AARP announces new round of Community Challenge grants
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Senior adults walking in a park holding hands
Want to make a community more livable? AARP has a grant to help make it happen.

Communities are places where people can live, work and play — and age in place.

To that end, AARP announced Tuesday it is accepting applications for the 2022 Community Challenge grant program. The quick-action grants are part of AARP’s Livable Communities initiative and support upgrades that can lead to long-term community changes.

“We’re excited to kick off the Community Challenge again in 2022 to continue helping communities across Florida become great places for people of all backgrounds, abilities and ages, especially people 50-plus,” AARP Florida State Director Jeff Johnson said in a prepared release. “Over time, the program has proven that quick-action projects can lead to long-lasting improvements benefiting older adults and their families.”

An AARP panel of experts in aging and community design review the applications with an eye on submissions that, if approved, make immediate alterations that can lead to permanent long-term changes to help residents age in place.

Applications will be prioritized if they support communities’ efforts to create vibrant spaces or deliver transportation and mobility options that promote walkability, bike ability and access to transportation.

AARP received nearly 1,200 applications and distributed nearly $780,000 in grants to 88 winning grantees in 2017The Town of Cutler Bay Parks and Recreation was awarded a grant to purchase and install fitness equipment under a shade canopy in a park that hosts activities for older adults. Streets Alive of Southwest Florida in Fort Myers and the Florida Consumer Action Network Foundation in St. Petersburg used their grant funds to host Open Streets events.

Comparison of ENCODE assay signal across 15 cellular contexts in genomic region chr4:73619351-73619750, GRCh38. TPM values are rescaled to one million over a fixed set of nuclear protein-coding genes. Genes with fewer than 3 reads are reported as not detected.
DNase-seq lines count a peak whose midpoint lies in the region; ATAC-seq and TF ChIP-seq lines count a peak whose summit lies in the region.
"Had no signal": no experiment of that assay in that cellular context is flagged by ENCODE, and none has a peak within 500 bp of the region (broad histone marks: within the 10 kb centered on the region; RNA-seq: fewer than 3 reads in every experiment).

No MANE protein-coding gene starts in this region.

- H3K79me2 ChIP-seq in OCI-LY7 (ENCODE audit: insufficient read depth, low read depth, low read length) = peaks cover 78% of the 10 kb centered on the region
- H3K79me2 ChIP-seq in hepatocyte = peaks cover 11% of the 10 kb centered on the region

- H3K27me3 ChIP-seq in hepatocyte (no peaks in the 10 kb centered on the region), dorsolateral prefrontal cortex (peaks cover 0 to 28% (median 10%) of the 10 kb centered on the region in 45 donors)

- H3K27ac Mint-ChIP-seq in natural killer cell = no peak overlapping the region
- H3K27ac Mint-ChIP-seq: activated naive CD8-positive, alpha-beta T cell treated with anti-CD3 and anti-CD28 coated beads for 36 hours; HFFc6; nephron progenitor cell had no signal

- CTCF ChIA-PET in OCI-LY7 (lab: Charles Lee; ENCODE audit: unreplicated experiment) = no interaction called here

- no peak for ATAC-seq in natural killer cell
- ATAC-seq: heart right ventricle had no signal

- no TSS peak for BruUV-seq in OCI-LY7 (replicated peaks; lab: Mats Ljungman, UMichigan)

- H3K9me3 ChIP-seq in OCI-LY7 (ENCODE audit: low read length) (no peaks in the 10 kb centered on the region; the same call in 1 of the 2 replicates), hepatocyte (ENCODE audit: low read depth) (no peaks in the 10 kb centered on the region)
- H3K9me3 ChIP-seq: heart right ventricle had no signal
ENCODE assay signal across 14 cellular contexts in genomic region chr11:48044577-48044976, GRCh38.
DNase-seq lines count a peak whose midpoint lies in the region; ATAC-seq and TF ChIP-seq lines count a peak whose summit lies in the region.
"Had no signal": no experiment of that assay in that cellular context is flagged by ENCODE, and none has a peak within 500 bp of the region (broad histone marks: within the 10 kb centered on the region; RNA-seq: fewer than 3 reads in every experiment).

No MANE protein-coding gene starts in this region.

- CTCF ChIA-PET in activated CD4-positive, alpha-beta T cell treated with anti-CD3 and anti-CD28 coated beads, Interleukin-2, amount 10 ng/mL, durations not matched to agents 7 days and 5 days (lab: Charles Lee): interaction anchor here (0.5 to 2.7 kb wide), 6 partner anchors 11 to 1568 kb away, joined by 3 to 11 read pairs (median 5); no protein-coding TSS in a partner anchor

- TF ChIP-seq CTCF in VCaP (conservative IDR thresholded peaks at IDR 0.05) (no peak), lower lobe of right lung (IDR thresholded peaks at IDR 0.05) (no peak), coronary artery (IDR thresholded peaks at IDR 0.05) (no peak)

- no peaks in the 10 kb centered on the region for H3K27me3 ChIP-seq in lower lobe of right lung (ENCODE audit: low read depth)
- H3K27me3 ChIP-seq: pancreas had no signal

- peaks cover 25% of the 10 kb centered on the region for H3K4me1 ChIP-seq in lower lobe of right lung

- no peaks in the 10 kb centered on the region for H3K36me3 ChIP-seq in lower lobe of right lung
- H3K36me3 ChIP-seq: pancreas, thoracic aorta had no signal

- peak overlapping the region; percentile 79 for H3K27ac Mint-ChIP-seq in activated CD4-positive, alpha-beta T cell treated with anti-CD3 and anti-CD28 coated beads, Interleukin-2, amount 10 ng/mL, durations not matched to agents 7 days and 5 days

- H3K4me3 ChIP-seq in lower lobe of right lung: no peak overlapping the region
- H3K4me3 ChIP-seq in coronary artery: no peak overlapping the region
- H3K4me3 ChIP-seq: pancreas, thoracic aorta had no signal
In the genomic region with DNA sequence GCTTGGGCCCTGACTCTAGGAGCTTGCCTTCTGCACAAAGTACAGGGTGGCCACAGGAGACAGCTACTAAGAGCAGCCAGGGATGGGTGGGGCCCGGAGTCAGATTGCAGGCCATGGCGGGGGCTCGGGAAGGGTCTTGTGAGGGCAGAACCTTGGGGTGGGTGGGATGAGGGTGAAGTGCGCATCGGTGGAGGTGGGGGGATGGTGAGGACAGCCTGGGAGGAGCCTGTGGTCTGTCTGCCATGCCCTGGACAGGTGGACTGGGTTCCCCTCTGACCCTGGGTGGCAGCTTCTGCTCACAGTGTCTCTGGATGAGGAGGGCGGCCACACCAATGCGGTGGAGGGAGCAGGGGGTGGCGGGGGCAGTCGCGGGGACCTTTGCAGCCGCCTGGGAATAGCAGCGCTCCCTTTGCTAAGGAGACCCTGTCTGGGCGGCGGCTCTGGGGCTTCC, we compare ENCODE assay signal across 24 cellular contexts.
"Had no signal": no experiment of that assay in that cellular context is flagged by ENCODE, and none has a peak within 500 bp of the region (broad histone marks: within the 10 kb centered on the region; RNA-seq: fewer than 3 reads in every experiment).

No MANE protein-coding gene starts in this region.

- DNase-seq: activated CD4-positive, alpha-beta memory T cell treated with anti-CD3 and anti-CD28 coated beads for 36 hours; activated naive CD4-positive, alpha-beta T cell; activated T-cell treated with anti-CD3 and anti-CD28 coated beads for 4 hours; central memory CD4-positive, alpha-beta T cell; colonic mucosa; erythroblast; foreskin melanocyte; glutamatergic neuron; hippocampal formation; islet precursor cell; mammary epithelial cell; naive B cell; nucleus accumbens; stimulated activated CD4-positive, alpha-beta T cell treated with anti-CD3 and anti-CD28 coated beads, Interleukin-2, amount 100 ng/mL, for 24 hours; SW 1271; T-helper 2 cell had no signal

Since then, interest in the grant program has grown annually and so has the amount of money AARP awards.

Since 2017, AARP has awarded more than 800 grants through the Community Challenge program to nonprofit organizations and governments in every state as well as the District of Columbia, Puerto Rico and the U.S. Virgin Islands.

In 2021 alone, 3,560 applications were submitted, and AARP earmarked nearly $3.2 million in funds toward 244 projects, including eight across Florida.

To date, 24 grants have been awarded to Florida applicants between 2017 and 2021.

AARP supports aging-in-place initiatives because they help keep people out of institutional care such as nursing homes.

Aging in place requires built environments where streets are designed and planned to maintain accessible, convenient and safe travel for people of all ages and abilities, concepts promoted by the Department of Transportation through the Complete Streets program.

Forty percent of the winning applications have benefitted rural communities, 20% have been awarded to suburban locations and 40% have been targeted to improving urban places, according to a press release.

Applications must be submitted by 5 p.m. Eastern Standard Time March 22.

All projects must be completed by Nov. 30, 2022.

Christine Jordan Sexton

Tallahassee-based health care reporter who focuses on health care policy and the politics behind it. Medicaid, health insurance, workers’ compensation, and business and professional regulation are just a few of the things that keep me busy.


  • poitics

    January 25, 2022 at 3:40 pm

    community is inclined to commute,possibly all transport here transport their all hustle and bushel..traffic.and beeping horns

  • poitics

    January 25, 2022 at 3:43 pm

    community vs neighbors community rapid transportation.retail, wall to wall traffic …neighborhood quite spot to dwell.

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